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    ADHD Kids May Have Bipolar Disorder, Too

    Treating ADHD Alone May Worsen Bipolar Symptoms

    WebMD Health News

    Oct. 29, 2002 (San Francisco) -- Distractibility, hyperactivity, and talkativeness are all hallmark signs of attention deficit hyperactivity disorder (ADHD), as any parent of a child with ADHD can tell you. In a minority of children, though, they can also be signs of childhood-onset bipolar disorder.

    A new study presented at the American Academy of Child and Adolescent Psychiatry shows that a child can have both disorders and that simultaneous ADHD and bipolar disorder in a child may be a distinct disorder, according to Janet Wozniak, MD, who presented the study. Furthermore, because ADHD is more common than bipolar disorder, the latter diagnosis may be overlooked.

    Therefore, when parents take a child with ADHD for treatment, they would be wise to share any family history of bipolar disorder with the doctor, said Wozniak, assistant professor of psychiatry at Harvard Medical School in Boston, where she directs bipolar disorder research in the pediatric psychopharmacology department at Massachusetts General Hospital.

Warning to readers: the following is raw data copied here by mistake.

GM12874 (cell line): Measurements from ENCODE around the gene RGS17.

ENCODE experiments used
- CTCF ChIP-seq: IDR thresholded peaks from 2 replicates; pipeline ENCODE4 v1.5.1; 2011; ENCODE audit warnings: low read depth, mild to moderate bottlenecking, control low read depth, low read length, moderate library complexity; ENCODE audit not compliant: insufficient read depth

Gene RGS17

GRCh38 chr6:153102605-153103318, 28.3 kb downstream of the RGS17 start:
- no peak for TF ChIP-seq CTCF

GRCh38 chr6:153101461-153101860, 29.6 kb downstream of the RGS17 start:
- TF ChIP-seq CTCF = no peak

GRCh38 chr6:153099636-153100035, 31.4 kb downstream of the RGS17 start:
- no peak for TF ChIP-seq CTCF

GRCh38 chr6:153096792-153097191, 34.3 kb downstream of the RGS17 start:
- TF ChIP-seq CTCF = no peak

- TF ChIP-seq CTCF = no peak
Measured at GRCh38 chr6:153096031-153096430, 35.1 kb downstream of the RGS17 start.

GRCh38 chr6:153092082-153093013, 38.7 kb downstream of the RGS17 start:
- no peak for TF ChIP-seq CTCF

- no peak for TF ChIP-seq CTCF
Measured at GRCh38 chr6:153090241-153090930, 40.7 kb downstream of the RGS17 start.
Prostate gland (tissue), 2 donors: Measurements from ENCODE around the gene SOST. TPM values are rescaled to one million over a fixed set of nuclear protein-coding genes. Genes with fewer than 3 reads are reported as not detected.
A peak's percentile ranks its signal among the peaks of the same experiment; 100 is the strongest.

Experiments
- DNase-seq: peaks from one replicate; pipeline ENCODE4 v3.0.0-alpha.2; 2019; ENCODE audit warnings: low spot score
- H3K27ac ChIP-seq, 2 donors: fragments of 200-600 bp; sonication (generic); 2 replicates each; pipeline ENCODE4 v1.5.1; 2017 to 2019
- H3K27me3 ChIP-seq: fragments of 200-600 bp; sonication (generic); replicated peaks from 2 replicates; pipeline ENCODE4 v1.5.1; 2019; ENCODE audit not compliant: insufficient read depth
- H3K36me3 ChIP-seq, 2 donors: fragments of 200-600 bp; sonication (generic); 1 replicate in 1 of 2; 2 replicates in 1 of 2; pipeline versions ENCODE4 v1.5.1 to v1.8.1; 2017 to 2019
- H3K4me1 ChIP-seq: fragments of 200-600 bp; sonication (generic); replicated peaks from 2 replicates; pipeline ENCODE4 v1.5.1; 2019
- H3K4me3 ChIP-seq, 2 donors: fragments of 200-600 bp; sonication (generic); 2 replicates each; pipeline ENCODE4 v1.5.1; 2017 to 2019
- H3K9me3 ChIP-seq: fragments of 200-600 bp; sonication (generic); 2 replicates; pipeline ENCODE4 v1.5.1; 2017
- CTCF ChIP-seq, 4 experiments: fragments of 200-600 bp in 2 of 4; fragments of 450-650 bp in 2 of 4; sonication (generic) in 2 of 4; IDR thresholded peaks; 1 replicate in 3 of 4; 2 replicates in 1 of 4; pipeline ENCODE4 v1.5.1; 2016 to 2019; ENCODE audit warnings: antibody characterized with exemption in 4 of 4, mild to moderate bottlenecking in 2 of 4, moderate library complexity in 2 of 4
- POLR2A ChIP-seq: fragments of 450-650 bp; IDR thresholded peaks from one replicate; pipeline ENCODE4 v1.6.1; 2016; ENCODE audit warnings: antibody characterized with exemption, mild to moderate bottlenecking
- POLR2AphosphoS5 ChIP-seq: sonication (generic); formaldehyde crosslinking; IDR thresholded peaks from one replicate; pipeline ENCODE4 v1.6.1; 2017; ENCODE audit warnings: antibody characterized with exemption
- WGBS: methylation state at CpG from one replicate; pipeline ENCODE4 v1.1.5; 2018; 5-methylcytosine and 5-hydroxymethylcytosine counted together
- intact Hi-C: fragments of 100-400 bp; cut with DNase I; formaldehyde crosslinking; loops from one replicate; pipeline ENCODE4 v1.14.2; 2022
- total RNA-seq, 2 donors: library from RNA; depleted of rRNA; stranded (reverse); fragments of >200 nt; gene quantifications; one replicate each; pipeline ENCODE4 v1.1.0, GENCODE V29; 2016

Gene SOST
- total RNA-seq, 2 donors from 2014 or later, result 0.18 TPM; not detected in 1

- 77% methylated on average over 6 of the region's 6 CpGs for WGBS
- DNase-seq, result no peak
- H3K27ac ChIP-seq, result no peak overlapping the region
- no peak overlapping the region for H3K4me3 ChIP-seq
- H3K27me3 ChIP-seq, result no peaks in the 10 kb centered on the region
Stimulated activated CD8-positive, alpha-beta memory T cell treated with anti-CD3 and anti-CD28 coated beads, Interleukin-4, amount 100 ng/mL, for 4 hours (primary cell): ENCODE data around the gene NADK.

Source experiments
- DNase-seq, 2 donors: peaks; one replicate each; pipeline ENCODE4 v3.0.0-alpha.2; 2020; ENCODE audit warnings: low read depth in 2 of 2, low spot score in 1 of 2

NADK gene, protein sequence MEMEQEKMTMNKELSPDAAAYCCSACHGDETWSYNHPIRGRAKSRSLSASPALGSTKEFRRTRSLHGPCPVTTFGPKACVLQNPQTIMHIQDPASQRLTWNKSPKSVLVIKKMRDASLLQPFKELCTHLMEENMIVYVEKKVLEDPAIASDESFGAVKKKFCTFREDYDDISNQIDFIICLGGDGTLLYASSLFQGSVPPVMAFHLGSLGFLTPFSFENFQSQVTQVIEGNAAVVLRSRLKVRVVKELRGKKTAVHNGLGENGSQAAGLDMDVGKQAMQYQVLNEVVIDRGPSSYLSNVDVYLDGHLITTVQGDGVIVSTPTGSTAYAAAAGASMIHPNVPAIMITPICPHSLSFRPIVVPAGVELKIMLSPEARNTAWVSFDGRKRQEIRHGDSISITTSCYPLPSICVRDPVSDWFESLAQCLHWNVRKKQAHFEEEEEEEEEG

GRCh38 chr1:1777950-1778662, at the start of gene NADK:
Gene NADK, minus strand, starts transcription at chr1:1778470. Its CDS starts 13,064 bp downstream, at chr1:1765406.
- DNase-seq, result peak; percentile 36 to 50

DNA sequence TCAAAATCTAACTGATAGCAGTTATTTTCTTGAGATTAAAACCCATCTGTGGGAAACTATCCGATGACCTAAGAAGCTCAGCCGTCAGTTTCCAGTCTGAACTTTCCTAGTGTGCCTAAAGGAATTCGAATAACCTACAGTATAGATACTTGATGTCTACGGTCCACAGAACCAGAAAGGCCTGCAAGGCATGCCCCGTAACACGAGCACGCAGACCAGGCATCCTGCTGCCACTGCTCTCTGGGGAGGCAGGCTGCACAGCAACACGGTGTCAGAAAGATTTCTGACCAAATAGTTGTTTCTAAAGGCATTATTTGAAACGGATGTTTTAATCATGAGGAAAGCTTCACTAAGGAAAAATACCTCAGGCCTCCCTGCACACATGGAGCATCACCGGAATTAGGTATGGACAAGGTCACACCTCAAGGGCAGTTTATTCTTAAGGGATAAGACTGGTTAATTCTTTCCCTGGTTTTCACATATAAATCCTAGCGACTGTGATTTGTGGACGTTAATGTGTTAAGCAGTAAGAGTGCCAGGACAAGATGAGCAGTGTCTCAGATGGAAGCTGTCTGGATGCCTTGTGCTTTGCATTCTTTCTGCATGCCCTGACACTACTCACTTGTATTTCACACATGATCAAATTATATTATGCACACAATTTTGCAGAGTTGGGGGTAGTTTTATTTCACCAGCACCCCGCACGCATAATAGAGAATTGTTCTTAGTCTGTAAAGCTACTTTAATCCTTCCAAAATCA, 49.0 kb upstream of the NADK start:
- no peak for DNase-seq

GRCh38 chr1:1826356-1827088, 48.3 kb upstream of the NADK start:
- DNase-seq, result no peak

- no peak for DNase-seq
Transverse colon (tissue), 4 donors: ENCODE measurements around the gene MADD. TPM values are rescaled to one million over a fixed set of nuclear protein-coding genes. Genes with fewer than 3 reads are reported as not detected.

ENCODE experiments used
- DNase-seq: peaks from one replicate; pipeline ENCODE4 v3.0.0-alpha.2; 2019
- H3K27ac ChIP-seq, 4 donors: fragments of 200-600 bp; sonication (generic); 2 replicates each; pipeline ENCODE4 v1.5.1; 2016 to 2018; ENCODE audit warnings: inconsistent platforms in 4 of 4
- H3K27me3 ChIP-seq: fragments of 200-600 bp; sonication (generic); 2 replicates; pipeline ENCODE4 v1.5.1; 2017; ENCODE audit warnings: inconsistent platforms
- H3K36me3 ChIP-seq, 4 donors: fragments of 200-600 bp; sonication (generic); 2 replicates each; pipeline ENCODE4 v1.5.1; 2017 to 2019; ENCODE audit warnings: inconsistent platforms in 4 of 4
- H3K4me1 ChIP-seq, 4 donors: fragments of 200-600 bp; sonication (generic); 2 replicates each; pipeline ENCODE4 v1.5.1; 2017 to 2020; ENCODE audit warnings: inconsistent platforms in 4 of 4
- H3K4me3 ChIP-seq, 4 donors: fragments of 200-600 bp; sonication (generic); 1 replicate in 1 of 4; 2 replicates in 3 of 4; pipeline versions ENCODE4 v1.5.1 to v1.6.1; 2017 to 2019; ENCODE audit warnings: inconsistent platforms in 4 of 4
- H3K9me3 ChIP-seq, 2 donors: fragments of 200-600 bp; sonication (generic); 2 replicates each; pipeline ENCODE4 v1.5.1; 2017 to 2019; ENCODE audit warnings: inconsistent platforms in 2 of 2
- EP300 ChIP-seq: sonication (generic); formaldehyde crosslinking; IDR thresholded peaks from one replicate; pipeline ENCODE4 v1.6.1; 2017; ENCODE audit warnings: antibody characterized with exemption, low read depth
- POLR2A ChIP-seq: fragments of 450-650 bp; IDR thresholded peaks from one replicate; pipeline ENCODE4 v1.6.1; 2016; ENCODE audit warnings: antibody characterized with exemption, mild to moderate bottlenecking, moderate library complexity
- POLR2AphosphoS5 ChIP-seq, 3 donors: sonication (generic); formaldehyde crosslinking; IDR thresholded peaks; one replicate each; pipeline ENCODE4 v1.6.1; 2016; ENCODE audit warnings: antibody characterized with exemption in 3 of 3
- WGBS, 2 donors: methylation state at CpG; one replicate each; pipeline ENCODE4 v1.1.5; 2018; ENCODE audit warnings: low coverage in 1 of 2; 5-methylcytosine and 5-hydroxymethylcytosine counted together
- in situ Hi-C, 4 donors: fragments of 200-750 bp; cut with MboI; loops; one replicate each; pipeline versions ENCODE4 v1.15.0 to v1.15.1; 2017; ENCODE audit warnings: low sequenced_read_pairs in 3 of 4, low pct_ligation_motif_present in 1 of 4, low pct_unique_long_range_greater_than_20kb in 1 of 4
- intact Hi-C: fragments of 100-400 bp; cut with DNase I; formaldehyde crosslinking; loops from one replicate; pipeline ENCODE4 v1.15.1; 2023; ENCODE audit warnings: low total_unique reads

"If a child with ADHD has an undiagnosed bipolar disorder as well, conventional ADHD therapy can worsen the bipolar disorder," she tells WebMD. The typical therapy for ADHD is a stimulant such as Ritalin or Adderall.

    "The good news is that if the child also has bipolar disorder, we can treat those symptoms first with a mood-stabilizing medication," she says. "Then if we treat any remaining ADHD symptoms with a stimulant, the child will typically be fine on the combined medications."

    Wozniak's group wanted to know if there was a familial association of ADHD and bipolar disorder among parents and siblings of young people with bipolar disorder.

    The investigators conducted interviews with 189 parents and siblings of 69 children who had bipolar disorder. They compared the data on these children and their relatives with similar information on the relatives of children with ADHD but without bipolar disorder, and with information on children who did not have either disorder.

    They found that of the children that had bipolar disorder, 14% of the relatives had bipolar disorder and 20% had ADHD. Among the children with only ADHD, 4% of the relatives had bipolar disorder and 19% had ADHD. Among the children free of either disorder, only 3% of the relatives had bipolar disorder and only 5% had ADHD.

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